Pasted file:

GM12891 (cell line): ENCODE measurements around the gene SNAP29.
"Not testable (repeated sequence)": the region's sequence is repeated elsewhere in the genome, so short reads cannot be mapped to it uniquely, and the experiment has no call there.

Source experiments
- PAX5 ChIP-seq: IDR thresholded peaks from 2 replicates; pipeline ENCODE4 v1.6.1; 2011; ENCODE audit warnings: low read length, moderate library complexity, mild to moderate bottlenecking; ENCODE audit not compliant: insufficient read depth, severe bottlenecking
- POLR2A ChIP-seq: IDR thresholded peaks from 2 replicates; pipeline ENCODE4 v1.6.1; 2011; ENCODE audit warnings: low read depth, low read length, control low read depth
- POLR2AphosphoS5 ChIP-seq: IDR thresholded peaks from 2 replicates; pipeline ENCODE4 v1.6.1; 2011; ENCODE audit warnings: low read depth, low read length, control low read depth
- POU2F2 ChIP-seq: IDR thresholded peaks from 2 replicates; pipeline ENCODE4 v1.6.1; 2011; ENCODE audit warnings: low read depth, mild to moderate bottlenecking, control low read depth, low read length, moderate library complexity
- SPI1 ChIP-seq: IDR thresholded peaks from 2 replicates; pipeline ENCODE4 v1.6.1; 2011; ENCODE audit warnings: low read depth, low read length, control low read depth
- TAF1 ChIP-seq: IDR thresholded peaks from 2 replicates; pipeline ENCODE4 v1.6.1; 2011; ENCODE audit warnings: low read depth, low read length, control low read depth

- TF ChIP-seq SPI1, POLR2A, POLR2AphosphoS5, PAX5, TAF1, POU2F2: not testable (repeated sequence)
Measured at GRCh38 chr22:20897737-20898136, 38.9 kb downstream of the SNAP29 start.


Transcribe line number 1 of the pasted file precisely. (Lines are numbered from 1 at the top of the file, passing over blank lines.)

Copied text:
GM12891 (cell line): ENCODE measurements around the gene SNAP29.